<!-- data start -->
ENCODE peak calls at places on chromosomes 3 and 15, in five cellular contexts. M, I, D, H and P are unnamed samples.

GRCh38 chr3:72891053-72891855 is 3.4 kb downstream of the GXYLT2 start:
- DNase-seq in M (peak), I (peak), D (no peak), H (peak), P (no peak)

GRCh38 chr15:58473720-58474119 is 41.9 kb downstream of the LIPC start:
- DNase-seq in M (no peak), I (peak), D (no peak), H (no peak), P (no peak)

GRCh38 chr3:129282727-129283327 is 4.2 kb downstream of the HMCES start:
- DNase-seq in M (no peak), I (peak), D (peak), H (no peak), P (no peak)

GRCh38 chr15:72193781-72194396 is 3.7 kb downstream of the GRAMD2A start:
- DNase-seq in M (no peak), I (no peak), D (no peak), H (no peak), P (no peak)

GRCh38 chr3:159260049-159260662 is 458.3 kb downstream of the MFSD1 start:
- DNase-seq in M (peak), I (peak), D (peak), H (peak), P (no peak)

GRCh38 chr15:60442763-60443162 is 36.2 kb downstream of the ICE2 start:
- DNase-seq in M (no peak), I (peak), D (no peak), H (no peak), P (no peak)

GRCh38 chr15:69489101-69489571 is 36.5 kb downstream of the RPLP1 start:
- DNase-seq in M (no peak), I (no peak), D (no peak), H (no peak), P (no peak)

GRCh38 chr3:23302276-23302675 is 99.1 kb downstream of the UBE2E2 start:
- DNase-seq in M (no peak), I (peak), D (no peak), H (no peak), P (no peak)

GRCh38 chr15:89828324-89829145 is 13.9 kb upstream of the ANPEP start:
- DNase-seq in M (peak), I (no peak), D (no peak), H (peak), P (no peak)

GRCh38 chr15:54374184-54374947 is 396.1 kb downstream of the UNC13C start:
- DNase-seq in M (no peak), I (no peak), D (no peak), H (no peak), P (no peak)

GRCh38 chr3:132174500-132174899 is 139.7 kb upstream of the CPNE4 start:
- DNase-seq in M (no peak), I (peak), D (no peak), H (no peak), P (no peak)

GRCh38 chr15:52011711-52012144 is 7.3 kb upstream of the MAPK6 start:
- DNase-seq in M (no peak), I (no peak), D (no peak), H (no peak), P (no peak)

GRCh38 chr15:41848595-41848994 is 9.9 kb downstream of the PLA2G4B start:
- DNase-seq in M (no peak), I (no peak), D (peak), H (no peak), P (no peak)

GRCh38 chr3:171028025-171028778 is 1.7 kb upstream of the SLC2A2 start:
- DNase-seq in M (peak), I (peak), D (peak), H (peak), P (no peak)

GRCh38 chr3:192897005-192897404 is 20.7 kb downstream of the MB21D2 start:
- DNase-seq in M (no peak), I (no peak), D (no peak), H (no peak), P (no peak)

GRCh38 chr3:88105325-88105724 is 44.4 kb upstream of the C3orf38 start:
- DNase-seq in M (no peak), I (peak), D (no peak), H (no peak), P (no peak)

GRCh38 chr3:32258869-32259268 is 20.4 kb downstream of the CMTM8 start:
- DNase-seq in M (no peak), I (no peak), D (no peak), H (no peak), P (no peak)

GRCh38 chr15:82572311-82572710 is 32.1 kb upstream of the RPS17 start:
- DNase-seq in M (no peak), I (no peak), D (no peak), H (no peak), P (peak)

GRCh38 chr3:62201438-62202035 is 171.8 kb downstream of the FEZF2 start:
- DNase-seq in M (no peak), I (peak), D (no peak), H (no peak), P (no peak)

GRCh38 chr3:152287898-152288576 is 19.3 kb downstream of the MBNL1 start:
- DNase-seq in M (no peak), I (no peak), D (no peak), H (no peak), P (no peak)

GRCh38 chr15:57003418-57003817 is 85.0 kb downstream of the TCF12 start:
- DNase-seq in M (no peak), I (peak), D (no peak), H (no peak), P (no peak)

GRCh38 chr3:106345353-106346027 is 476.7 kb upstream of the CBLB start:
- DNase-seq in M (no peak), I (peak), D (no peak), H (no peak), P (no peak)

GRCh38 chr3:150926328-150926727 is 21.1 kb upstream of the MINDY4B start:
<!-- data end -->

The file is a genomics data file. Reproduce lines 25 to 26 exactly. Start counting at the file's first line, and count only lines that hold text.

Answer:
- DNase-seq in M (no peak), I (no peak), D (no peak), H (no peak), P (no peak)

GRCh38 chr15:41848595-41848994 is 9.9 kb downstream of the PLA2G4B start: